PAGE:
Justice Department joins probe of huge Target data security breach

  • Article by: JENNIFER BJORHUS , Star Tribune
  • Updated: December 24, 2013 - 5:46 AM

Analyst says suspects may have been identified; Target’s general counsel confers with states.

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Nov. 28, 2013: Hundreds of bargain hunters were in line to enter the Target store at Ridgedale in Minnetonka.

Photo: Jeff Wheeler, Star Tribune

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The U.S. Department of Justice has stepped into the investigation of the huge data security breach plaguing Target Corp. and its shoppers, the company said Monday.

The nation’s No. 2 retailer disclosed the Justice Department’s involvement in a brief statement, also noting that the company’s top lawyer was participating in a conference call Monday with state attorneys general to discuss the breach and its impact.

Target didn’t elaborate on the focus of the Justice Department’s investigation, and a spokesman for the federal agency declined to comment. Al Pascual, security risk and fraud analyst at Javelin Strategy & Research, said the Justice Department may have an interest in the case because a suspect or suspects have been identified.

“I can’t see another reason that they would be involved at this point,” Pascual said. “It’s too early to say it’s criminal negligence on the part of the company.”

Target confirmed Monday that the data breach involved malicious software that somehow got on the point-of-sale card-swiping devices in the checkout aisles of Target’s U.S. stores. The cyberattack exposed debit and credit card information of 40 million customers who bought merchandise in U.S. stores from Nov. 27 to Dec 15.

Since the breach was revealed last week, consumers have been scrambling for information from Target, jamming the company’s phones.

“We have communicated to 17 million guests via e-mail and reminded them that unless they have seen fraudulent activity on their account, there is no urgent need to call,” Target spokeswoman Molly Synder said Monday in the statement.

The data breach is among the largest recorded, and it remains under investigation by the U.S. Secret Service and an outside forensics company working with Target. The Minneapolis-based chain has emphasized that it was the victim of a sophisticated crime and sought to bolster the public’s confidence by extending a 10 percent discount to shoppers last weekend.

To date, little card fraud connected to the Target theft has been reported. It probably will be many months before it becomes clear how the data may have been misused.

Nearly any type of credit and debit card used for purchases at the store during the 19-day period was affected, including Target’s own Redcard debit and credit cards. About 20 percent of Target’s total sales are made on Redcards.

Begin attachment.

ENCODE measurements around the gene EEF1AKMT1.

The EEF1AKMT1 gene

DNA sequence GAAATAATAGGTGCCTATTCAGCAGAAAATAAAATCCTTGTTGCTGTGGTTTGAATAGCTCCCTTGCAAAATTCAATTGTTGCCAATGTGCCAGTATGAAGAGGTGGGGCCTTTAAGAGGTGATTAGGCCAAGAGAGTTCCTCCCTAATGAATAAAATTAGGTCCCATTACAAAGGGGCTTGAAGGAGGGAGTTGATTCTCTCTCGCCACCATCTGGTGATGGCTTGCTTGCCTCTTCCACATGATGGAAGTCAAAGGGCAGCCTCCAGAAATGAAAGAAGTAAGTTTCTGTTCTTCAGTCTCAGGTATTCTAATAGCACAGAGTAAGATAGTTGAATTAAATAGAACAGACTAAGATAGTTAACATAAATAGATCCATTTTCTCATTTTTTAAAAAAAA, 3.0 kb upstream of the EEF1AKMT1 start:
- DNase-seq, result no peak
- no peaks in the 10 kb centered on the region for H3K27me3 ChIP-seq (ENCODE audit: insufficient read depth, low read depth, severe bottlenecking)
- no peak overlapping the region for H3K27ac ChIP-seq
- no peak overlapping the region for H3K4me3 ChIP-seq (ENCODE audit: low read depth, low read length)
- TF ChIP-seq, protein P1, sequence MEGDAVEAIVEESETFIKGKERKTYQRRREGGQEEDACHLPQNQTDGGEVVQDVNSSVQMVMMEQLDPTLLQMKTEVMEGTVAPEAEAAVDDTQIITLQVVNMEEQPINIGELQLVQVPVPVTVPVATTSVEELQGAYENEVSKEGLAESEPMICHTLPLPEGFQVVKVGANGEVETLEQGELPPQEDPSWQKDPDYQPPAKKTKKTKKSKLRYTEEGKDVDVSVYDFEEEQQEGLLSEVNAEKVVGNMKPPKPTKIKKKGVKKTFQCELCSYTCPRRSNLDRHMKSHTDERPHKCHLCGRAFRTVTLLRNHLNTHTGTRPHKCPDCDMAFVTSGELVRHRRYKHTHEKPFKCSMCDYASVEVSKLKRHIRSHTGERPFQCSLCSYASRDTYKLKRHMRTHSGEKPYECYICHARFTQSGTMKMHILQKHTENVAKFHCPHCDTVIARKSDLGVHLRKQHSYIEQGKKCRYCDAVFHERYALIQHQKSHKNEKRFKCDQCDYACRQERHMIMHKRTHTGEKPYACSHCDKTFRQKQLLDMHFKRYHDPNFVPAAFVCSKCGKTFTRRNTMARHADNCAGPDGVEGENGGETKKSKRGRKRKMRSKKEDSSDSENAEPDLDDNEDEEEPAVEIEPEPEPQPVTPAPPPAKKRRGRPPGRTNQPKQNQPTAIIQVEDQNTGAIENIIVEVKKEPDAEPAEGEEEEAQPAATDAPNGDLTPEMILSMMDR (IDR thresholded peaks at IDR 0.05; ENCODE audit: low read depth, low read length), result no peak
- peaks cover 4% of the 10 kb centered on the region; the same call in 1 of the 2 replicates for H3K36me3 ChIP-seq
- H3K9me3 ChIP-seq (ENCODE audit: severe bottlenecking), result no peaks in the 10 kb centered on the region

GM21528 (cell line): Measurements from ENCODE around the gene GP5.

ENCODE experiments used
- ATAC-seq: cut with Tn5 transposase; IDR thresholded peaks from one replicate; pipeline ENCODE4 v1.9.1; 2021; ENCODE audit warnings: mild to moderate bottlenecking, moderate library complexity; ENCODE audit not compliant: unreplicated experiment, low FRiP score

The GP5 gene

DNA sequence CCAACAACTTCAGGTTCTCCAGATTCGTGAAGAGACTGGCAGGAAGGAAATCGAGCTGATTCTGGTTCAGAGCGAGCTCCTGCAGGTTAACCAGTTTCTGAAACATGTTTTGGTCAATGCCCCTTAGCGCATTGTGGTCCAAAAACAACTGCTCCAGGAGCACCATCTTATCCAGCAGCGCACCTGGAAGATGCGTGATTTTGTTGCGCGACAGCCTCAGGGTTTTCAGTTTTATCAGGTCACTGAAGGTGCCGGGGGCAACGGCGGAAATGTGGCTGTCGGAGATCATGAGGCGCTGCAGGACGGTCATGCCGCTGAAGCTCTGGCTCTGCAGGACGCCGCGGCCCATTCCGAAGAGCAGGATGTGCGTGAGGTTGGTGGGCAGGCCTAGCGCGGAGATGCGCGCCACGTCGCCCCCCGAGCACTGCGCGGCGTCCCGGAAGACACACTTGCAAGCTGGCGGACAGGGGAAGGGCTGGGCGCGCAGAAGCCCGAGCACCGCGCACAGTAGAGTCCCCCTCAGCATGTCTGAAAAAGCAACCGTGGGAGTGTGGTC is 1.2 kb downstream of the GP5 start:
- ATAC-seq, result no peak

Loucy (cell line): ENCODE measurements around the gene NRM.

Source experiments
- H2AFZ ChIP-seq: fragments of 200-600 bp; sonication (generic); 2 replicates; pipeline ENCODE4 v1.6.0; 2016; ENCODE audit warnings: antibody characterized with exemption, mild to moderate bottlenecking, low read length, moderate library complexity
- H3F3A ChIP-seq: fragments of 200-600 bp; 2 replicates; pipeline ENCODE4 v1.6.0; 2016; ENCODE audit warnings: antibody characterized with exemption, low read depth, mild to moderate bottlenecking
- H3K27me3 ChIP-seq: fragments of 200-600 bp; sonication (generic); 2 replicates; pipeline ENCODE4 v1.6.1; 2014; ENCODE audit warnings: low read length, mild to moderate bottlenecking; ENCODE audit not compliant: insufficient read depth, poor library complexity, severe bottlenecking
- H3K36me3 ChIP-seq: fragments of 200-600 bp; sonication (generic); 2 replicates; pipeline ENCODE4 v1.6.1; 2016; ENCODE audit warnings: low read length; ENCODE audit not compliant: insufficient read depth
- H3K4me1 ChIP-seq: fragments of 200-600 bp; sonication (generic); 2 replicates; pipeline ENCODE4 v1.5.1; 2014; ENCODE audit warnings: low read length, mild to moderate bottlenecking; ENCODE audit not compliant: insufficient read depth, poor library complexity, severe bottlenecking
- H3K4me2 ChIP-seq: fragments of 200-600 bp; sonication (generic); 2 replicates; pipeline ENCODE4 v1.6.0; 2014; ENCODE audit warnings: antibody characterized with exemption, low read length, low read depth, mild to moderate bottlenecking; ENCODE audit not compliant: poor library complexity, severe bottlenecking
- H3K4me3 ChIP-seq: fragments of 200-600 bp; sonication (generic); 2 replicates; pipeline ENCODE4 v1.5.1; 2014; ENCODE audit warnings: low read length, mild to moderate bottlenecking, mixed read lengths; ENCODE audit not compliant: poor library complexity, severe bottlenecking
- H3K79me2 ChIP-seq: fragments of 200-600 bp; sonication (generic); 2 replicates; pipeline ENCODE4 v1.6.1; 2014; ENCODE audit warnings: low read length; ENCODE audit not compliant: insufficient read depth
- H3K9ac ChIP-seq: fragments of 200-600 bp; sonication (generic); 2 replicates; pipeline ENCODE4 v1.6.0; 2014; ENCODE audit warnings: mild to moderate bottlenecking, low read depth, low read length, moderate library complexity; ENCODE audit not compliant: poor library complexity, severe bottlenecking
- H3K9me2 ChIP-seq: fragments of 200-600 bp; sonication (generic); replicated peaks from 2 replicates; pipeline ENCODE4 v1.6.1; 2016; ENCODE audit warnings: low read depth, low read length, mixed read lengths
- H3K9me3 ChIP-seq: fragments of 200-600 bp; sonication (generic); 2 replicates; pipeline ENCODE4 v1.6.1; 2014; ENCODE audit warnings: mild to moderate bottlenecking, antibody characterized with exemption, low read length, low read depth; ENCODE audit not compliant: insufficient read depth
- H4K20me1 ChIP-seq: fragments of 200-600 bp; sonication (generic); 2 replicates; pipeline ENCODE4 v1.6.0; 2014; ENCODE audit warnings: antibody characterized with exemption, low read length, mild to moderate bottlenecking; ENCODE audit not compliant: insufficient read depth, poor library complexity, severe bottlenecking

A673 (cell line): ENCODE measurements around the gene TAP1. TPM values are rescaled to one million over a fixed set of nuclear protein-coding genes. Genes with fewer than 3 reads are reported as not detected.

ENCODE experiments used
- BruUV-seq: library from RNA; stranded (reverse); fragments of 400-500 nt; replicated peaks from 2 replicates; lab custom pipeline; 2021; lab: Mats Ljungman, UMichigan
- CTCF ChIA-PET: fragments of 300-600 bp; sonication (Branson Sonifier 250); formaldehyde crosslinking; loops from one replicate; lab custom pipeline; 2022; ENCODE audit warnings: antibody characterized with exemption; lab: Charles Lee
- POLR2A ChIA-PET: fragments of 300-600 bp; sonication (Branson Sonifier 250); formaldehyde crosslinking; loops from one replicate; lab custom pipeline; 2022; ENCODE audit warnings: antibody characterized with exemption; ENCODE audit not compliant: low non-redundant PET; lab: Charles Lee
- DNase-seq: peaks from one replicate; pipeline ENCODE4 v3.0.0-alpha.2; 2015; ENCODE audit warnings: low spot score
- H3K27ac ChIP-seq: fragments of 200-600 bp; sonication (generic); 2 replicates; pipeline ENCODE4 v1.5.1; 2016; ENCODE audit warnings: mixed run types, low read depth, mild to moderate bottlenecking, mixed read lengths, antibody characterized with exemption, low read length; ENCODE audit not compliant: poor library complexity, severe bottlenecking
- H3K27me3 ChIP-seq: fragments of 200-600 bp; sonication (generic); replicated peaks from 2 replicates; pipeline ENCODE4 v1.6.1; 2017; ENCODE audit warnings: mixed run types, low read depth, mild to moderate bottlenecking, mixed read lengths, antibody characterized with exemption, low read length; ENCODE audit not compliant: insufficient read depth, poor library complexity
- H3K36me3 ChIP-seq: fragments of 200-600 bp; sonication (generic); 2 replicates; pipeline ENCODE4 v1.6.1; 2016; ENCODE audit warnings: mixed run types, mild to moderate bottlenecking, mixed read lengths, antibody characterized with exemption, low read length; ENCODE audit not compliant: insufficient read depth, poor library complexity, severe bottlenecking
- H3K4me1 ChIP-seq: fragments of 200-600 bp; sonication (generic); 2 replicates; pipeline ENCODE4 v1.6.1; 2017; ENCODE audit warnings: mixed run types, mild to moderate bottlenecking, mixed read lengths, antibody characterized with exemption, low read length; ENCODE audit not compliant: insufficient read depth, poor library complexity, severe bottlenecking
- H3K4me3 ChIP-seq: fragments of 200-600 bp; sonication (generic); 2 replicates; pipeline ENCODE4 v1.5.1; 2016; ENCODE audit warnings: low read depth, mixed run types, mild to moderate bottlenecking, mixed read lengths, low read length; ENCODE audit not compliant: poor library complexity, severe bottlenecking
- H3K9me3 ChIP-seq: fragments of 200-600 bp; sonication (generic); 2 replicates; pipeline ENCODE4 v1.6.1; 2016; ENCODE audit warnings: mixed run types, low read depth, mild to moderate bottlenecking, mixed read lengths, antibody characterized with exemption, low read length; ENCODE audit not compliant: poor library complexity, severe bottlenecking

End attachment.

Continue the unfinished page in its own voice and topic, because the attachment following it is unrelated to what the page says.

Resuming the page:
The theft involved the CVV security codes embedded in the magnetic stripes on the cards and not the three-digit CVV codes on the back of the cards, as the company initially reported. Target has repeatedly said the security breach did not compromise debit card personal identification numbers (PINs). Still, some banks have decided proactively to issue new debit cards and PINs to affected customers.

Over the weekend JPMorgan Chase & Co., one of the country’s largest card issuers, imposed daily limits on ATM debit withdrawals and debit card purchases of about 2 million of its customers whose accounts were exposed. At first, Chase limited customers to cash withdrawals of $100 a day and total purchases of $300 a day. It has since relaxed the restrictions to cash withdrawals of $250 and total purchases of $1,000 a day.

“We realize this could not have happened at a more inconvenient time with the holiday season upon us,” Chase said in its notice to its customers.

Doug Johnson, vice president of risk management policy at the American Bankers Association, said he didn’t know of any other major card issuer taking such a step. Banks are walking a fine line, he said, trying to eliminate risk without hassling customers at a time of heavy holiday shopping and traveling.

San Francisco-based Wells Fargo & Co., the largest bank in Minnesota, and Minneapolis-based U.S. Bancorp said they aren’t canceling or restricting cards. The banks are among the nation’s major card issuers, and both have said they are monitoring cardholder accounts for unusual patterns and activity.

Wayzata-based TCF Financial Corp. said it was advising customers with Target debit cards linked to checking accounts at TCF to cancel their Redcard, or detach the card from their checking account.

Costly, inconvenient to cancel

There’s pressure not to cancel cards because it costs banks about $4 to $5 to replace a consumer’s card.

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